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Council cuts take the biscuit

Mark Easton | 13:09 UK time, Monday, 1 March 2010

The lamps are going out all over Norfolk. We shall not see jammy dodgers inside Salford Civic Centre again at tea-time.

Two innovative measures emerging from today's BBC survey into how local government is preparing for budget cuts.

But restricting council biscuits and street lighting are gestures in what looks certain to be a dark period of rationalisation and savings, or "cuts to jobs and services" as the unions prefer to describe it.

Council workers protesting at proposed cuts at Birmingham City Council

What emerges from the survey is certainty that central government funding - currently about three-fifths of council income - will be slashed when the current spending arrangement comes to an end next year.

But with no hard figures yet, there is inevitable uncertainty as to what it'll mean for front-line staff and services.

Councils say they expect cuts of between 10% and 30%. The survey reflects anxiety across the United Kingdom although results from England present the clearest picture.

Of those English councils who put a figure on expected job losses, the survey identifies 25,000 local authority posts to disappear in the next five years - 10% of the 250,000 people employed by those local authorities.

If that story is reflective of what is likely to happen across England, we might anticipate 180,000 redundancies.

The regions most vulnerable will be those which rely heavily on public sector jobs. In Northern Ireland and the North East of England a third of workers are employed by the state. In the town of Hastings, it is more than 40%.

While some might argue that a smaller public sector is desirable, the next five years are going to bring significant pain to economies and families across the UK.

As for services, around 60 English councils speculate where the axe might fall and, of those, half admit adult social services are vulnerable to cuts.

A third say children's services are at risk. 60% think environmental services (bin collections, for example) may see budgets cut. Around 80% say libraries and arts funding will be hit.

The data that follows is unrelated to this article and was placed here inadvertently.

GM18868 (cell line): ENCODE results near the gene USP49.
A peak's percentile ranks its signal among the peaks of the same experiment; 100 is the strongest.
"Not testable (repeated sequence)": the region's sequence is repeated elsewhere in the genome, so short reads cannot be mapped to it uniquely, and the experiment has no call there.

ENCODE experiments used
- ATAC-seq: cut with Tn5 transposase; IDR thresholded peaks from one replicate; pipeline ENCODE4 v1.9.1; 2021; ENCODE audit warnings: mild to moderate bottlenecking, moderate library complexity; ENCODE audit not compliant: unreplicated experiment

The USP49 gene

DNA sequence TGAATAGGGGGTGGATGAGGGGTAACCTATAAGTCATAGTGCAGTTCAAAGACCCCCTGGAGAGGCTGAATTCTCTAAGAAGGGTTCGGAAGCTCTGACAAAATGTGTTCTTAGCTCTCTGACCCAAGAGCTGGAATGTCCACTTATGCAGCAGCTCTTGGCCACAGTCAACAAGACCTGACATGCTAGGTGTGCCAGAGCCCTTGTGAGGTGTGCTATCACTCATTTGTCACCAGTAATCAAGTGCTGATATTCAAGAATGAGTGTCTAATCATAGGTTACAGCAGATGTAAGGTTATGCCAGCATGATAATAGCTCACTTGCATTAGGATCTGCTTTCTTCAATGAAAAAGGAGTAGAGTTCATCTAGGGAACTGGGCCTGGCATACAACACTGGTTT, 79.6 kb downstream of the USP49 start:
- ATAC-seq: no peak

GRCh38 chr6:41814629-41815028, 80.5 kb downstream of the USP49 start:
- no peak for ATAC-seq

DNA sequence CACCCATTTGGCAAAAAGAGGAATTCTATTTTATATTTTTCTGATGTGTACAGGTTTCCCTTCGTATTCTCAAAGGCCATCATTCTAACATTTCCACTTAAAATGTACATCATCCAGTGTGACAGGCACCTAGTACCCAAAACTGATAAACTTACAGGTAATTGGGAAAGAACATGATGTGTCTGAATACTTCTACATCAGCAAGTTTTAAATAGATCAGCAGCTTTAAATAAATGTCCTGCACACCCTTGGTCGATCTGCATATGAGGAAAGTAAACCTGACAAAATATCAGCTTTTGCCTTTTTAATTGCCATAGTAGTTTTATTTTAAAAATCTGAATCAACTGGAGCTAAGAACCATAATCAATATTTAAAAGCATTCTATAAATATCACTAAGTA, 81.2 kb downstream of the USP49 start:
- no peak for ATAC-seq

These figures reflect the expectations of only a minority of councils but illustrate a general fear that key services are threatened.

With a general election looming, central government is anxious to avoid blame for damage to local services and makes the point that budgets are already agreed until April 2011.

Indeed, none of the major political parties want to admit the horrible truth just yet, denying voters the opportunity to consider priorities ahead of polling day.

But councils know what is coming. Next year's funding settlement will be significantly lower than the current package and some will argue that it is only prudent to start cutting now.

John DenhamHowever, the minister responsible for local government in England, John Denham, has made the startling claim that front-line services can be protected and, he argues, "improved, even in tighter times".

He believes that new thinking on how local services are funded and delivered across an area can save billions, by smashing the silo-culture that leads to duplication and waste.

It is a familiar message in straitened times and, while pilots suggest there are significant savings to be made, councils claim they are already the most efficient part of the public sector.

Today Mr Denham offers council leaders 10 top tips on how to save money.

They include reducing council buildings by locating services together and splitting senior management posts with other local authorities or primary care trusts. In Town Halls across the land, change is on the way. Even the Hobnobs are at risk.

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